Five minutes past noon on October 5, 1950, Greenpoint shook with the blast of a huge underground explosion. The blast ripped out a 10-foot section of pavement, shot 25 manhole covers into the air, and shattered the windowpanes on more than 500 buildings.(Fn 1) New York City officials investigating the explosion found that gasoline had seeped into the sewer and ignited.(Fn 2) The leaks leading to the spills were left unaddressed, and the millions of gallons continued to migrate.
Twenty eight years later, the spill was “rediscovered” when the Coast Guard spotted an oil slick on Newtown Creek during a routine patrol. On September 29, 1978, the pilot found black fuel oil billowing out of a bulkhead at Meeker Avenue next to the Peerless Importers site. The Coast Guard immediately set up a recovery boom on the Creek to contain oil leaking onto the waterway, collecting 200,000 gallons of product over the next six months, and commenced an 11 month investigation into the source. In 1979, US Coast Guard issued a report characterizing the spill.(Fn 3)
The spill was colossal. The 1979 report by the Coast Guard found that 17 million gallons had spilled and spread over 55 acres. For administrative purposes, the Coast Guard subdivided the spill into three areas: 52 acres “off-site,” 2 acres at the “Amoco site,” 1 acre at the “Mobil on-site”. The product lay mostly on top of the water table, in a layer ranging in thickness from a few inches to almost 20 feet at its northernmost under Kingsland Avenue. The product contained a mixture of degraded gasoline, fuel oil, and naphtha, dated back to 1948, right before the massive underground explosion. The Coast Guard attributed responsibility for the spill primarily to the Newtown Creek refinery of Mobil’s predecessor, the Standard Oil Company of New York (SOCONY). Only 50-70% of this tremendous spill was thought to be recoverable.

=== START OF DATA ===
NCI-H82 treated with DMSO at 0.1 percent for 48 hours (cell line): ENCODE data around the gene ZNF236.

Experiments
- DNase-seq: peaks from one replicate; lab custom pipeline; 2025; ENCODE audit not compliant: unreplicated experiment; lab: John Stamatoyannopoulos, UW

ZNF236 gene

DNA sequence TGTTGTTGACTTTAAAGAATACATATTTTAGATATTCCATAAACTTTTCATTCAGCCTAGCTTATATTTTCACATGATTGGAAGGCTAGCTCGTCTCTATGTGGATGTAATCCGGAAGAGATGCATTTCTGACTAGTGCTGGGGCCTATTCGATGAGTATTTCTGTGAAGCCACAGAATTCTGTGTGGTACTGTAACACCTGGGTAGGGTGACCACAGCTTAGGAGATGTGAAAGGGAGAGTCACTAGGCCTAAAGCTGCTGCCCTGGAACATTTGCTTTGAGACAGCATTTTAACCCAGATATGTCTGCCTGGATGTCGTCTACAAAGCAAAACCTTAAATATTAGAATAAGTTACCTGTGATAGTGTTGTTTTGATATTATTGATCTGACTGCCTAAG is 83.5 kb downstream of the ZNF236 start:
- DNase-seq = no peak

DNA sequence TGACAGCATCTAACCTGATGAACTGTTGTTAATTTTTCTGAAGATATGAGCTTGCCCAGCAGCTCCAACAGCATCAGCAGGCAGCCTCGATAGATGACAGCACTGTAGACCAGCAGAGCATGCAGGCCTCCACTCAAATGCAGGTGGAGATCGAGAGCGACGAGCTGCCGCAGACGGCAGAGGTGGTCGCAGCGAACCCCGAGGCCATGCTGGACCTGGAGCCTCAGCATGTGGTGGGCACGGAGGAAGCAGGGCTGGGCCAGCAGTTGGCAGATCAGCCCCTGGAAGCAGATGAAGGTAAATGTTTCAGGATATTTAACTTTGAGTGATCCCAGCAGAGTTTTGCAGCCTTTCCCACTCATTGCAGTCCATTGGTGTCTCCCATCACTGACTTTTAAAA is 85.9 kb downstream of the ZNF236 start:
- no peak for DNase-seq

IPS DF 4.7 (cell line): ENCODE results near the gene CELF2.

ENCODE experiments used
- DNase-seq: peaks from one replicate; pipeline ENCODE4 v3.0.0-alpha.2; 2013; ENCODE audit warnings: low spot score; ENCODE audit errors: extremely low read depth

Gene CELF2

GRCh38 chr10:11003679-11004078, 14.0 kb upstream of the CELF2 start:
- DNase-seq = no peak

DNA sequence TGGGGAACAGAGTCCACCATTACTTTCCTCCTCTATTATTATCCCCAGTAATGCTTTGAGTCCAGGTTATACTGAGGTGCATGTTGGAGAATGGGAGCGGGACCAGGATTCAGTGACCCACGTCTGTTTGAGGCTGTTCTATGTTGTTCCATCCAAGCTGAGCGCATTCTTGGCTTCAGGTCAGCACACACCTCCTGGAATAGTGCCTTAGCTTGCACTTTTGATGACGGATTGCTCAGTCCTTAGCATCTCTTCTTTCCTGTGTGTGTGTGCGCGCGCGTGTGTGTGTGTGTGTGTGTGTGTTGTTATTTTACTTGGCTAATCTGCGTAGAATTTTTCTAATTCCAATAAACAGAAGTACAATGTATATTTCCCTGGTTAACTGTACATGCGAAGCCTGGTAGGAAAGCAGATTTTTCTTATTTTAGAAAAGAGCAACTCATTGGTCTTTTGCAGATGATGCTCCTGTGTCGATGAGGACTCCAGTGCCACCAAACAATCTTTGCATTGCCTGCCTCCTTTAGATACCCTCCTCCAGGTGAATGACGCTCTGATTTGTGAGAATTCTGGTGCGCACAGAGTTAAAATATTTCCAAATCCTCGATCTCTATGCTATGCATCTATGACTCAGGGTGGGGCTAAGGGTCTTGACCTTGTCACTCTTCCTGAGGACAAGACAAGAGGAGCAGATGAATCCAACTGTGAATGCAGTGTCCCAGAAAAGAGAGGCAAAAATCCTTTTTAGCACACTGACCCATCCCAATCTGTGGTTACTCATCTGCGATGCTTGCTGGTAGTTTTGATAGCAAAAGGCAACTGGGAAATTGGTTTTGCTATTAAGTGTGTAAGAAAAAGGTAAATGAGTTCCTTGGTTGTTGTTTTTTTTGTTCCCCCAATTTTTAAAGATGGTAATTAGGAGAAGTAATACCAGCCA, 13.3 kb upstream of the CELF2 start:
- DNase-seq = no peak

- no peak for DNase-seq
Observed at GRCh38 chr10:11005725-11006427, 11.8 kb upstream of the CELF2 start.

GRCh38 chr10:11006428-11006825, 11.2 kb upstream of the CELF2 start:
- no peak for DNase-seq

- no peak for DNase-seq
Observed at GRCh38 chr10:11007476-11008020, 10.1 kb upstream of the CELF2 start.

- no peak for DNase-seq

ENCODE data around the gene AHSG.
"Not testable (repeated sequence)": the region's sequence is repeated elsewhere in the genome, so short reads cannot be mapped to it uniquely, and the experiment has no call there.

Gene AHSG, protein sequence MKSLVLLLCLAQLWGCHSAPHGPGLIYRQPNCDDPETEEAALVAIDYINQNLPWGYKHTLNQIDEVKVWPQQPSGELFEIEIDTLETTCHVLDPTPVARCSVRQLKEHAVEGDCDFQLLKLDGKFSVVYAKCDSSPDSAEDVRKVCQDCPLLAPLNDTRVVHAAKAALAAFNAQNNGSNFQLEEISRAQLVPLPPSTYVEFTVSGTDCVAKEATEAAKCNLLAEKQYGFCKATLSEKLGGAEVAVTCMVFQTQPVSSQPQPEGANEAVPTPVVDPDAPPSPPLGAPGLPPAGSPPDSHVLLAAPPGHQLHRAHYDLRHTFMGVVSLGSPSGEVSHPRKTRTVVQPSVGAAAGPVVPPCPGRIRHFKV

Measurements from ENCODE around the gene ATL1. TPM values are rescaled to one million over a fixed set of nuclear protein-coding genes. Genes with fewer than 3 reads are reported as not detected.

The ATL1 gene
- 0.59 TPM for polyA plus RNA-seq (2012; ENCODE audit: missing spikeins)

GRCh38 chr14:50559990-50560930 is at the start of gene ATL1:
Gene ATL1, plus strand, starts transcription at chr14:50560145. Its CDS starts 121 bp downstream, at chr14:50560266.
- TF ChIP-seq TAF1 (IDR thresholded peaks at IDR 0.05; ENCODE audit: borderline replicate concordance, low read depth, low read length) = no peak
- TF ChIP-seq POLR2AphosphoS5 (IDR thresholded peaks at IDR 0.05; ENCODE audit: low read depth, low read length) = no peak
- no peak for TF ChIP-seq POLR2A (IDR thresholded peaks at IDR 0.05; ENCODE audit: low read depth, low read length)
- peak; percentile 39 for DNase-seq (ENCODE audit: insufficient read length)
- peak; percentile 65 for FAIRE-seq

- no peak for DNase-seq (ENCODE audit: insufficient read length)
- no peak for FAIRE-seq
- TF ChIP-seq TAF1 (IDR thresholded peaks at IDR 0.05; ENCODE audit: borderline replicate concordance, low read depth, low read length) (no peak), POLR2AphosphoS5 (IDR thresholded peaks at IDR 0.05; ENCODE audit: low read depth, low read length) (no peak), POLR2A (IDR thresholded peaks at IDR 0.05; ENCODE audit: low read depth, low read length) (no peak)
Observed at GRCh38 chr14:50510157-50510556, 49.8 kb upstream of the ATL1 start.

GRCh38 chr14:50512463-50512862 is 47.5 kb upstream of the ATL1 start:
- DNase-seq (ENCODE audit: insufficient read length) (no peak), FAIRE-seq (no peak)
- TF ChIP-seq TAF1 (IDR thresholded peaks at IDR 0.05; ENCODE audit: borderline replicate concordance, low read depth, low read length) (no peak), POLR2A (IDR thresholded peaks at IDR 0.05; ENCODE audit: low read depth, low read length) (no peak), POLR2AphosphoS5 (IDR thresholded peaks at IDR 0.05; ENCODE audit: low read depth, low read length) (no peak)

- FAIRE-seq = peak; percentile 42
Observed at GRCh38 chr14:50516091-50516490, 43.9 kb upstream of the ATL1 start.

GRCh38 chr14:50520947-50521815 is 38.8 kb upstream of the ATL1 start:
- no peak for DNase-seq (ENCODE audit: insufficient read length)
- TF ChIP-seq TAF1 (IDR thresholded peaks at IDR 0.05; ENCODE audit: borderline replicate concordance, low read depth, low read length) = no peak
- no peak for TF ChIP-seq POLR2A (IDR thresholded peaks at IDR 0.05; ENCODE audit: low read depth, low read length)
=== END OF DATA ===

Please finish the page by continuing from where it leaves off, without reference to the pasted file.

After completing the report, the Coast Guard claimed its authority in the matter had expired, and handed the situation over to the city and state. Two years of inaction ensued. Then, in 1981, Mobil, Amoco, the Coast Guard, and state and city agencies entered into a “memorandum of understanding” establishing the Meeker Avenue Task Force, which operated a single recovery well on Meeker Avenue. The group rarely, if ever, met.(Fn 4) Meanwhile, oil continued to plume into the Creek unabated.
Greenpoint residents waited nearly a decade for further action. In 1990, the New York State Department of Environmental Conservation and Mobil finally executed consent orders. The orders required only the most basic remediation. They failed to define any benchmark for cleanup, thus allowing Mobil to abandon the spill at its own discretion. The orders also made no provisions for cleaning the contaminated soils and sands beneath the surface. Mobil was not required to pay a single penny in penalties for the historic spill or compensation to the community for its devastated natural resources.
It would be five years before cleanup began on the majority of the spill area.(Fn 5)